A comparison of strategies for reducing variations

Ping Chuen Chan, C. M. Yeong

Research output: Journal article publicationJournal articleAcademic researchpeer-review

28 Citations (Scopus)

Abstract

Most building contracts make provisions for the contract administrator to issue orders for variations from the original design. Often, these changes involve additional cost and disruption to work already under way, leading to cost and time ovenuns. Thus, reducing variations is one of the prerequisites of keeping the cost within budget and completing the project on time. The main objective of this paper is to investigate methods ofreducingvariations. A series of structured interviews were camed out with the practitioners in the construction industry to identify the prevailing strategies for variation reduction. The identified strategies then formed the basis of a questionnaire which was sent randomly to 100 construction firms in Australia and Malaysia, respectively. The respondents were asked to rank the relative usefulness of the identified strategies for variation reduction. Thirty-two sets of questionnnaires from Australia and 33 sets from Malaysia were returned, respectively, which represented an overall response rate of more than 32%. Concordance analysis was used to provide some evidence of any abnormal data source. When applied to the study data, a significant amount of agreement was found on the ranking strategies for the reduction of variations amongst the respondents in each country. Respondents from both countries considered clear and thorough brief as the most useful strategy for reducing variations and avoiding the use of nominated subcontractors as the least effective measure. However, when the rankings of the two countries were compared using the Spearman correlation coefficient, it was found that there was significant disagreement between the two sets of ranking. The significant difference might be attributable to the difference between the countries in terms of culture, politics, regulations, economic conditions and construction practice. These differences could also be reflected in their attitude towards contract claims.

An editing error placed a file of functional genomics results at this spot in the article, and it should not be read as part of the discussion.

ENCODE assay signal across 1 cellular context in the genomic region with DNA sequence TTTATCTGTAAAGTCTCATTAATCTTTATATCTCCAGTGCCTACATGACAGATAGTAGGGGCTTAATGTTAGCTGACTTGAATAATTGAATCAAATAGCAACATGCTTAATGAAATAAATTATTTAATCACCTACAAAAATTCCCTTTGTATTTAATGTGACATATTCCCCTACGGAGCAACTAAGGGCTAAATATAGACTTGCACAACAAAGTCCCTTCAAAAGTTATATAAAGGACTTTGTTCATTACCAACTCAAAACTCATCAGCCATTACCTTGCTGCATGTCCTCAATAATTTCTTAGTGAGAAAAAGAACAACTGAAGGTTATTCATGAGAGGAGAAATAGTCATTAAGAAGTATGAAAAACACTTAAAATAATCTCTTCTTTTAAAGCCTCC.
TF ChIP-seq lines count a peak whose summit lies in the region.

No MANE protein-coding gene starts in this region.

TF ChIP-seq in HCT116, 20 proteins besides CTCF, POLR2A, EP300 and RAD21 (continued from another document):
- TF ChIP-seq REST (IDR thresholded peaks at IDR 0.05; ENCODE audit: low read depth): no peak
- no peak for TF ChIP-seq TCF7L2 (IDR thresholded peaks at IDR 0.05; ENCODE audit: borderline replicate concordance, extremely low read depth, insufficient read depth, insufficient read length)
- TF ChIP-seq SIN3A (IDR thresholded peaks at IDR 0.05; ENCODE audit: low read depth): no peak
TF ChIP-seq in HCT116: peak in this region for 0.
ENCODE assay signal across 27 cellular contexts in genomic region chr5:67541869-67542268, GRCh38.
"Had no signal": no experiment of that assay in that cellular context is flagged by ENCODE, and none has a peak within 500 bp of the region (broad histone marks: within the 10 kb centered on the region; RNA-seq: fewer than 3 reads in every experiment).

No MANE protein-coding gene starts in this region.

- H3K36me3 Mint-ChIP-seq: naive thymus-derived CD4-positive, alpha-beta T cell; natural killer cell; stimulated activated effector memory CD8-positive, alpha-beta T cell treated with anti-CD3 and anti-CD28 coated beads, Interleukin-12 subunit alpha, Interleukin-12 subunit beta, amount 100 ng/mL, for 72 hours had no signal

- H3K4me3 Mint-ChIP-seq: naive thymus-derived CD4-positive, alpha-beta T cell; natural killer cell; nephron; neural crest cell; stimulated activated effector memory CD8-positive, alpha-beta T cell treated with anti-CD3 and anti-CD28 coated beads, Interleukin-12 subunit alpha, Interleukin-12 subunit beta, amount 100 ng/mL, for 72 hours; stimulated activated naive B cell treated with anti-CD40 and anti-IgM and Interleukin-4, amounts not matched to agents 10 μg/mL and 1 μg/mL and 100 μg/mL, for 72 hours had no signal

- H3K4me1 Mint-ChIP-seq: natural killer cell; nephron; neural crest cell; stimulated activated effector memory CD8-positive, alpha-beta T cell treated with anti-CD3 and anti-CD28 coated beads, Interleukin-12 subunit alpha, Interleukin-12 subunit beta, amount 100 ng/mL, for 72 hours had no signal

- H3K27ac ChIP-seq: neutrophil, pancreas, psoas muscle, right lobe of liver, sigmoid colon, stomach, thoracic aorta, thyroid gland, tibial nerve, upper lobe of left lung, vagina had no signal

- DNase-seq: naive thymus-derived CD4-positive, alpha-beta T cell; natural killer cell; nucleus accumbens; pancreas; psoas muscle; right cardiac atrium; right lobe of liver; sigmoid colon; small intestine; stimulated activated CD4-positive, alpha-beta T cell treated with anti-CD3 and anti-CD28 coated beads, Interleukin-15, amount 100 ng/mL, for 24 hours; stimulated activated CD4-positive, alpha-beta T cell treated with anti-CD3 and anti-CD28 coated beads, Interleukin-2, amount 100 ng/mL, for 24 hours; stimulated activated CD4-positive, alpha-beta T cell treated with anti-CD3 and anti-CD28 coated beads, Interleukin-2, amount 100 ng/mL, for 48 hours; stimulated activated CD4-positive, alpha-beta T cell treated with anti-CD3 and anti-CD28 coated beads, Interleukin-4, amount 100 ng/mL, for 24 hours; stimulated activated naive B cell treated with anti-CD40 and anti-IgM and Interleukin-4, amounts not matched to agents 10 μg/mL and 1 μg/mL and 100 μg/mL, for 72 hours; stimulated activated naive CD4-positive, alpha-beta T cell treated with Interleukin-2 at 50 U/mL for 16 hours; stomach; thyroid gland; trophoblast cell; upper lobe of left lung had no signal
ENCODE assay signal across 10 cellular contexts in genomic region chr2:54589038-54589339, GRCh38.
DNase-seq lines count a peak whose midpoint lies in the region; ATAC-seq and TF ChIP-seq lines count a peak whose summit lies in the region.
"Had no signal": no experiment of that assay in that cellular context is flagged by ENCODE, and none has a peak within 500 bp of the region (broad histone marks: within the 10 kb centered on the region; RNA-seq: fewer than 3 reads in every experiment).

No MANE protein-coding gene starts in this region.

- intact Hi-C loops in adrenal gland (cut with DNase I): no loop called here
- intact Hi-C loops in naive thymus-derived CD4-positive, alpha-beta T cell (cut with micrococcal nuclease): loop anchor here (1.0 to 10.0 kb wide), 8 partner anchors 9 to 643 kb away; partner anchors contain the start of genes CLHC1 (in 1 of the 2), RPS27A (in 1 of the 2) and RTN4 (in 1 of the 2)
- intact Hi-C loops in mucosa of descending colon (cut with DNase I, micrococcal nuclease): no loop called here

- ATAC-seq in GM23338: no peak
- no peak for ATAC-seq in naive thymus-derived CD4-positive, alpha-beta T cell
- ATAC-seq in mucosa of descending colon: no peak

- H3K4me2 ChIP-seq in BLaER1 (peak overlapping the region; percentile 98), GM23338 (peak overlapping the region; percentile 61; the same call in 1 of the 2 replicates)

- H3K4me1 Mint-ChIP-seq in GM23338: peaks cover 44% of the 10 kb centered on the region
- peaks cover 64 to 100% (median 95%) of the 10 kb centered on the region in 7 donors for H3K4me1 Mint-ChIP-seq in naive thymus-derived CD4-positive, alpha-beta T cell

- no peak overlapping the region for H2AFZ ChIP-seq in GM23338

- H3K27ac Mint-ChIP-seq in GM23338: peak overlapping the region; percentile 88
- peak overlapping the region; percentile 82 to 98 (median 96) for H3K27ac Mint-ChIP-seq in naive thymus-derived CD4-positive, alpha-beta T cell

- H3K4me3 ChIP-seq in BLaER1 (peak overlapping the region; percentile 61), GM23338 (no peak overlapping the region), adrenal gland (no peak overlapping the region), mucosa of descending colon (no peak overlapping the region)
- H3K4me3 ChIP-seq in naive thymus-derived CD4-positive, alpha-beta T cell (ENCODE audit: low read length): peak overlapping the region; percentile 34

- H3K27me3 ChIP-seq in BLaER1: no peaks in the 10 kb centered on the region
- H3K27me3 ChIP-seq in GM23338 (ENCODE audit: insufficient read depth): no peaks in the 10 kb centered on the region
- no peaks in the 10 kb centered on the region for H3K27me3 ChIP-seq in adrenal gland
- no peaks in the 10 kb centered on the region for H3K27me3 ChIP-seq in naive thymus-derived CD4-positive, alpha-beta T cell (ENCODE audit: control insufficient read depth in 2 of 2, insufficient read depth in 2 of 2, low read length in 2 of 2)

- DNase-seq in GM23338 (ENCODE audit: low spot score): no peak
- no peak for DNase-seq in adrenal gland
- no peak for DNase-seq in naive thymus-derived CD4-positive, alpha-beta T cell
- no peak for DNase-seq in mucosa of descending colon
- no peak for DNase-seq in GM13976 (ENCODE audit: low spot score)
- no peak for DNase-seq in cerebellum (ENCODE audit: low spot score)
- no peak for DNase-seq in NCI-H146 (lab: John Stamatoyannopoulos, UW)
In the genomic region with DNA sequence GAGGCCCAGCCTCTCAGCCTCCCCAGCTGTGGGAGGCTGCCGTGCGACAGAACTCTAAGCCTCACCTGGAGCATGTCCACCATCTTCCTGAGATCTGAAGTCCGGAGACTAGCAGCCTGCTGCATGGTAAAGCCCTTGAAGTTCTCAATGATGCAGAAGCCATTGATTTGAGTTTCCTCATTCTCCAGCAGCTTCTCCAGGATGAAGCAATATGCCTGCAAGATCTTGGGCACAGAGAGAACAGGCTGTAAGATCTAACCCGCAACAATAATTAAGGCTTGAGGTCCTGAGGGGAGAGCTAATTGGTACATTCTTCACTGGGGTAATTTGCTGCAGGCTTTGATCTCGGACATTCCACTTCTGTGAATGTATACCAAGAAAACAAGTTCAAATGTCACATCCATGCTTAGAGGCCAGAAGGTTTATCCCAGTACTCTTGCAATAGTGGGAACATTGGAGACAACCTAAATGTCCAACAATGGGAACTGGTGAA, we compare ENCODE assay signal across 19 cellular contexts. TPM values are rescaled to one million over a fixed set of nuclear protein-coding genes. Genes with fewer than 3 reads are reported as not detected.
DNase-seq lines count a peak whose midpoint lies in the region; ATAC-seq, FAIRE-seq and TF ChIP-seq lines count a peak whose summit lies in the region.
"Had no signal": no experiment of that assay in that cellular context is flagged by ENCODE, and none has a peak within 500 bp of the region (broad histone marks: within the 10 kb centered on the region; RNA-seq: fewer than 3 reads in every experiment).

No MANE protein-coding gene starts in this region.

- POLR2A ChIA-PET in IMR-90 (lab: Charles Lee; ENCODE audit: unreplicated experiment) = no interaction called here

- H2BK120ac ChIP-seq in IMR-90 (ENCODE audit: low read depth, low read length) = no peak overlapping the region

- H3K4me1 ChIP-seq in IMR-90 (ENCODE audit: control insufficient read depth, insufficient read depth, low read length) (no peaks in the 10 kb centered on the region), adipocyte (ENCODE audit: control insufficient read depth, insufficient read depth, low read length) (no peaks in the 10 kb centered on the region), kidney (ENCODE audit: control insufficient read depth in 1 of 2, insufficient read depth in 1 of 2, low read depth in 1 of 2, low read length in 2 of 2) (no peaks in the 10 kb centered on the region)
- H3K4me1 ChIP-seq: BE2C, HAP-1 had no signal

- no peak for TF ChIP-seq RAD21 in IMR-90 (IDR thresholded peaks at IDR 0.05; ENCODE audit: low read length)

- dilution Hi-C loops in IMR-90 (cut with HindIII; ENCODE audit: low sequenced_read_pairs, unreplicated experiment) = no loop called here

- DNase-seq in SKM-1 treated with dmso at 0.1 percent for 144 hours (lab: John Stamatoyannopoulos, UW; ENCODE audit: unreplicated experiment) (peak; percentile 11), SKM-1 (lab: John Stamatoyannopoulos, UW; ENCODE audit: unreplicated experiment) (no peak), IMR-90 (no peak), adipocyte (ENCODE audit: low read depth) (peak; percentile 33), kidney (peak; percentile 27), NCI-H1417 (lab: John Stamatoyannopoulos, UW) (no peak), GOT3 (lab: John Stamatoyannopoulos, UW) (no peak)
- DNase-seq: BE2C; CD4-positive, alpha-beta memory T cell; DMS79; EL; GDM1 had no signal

Original languageEnglish
Pages (from-to)467-473
Number of pages7
JournalConstruction Management and Economics
Volume13
Issue number6
DOIs
Publication statusPublished - 1 Nov 1995
Externally publishedYes

Keywords

  • Concordance analysis
  • Rank correlation
  • Strategy
  • Variations

ASJC Scopus subject areas

  • Management Information Systems
  • Building and Construction
  • Industrial and Manufacturing Engineering

Cite this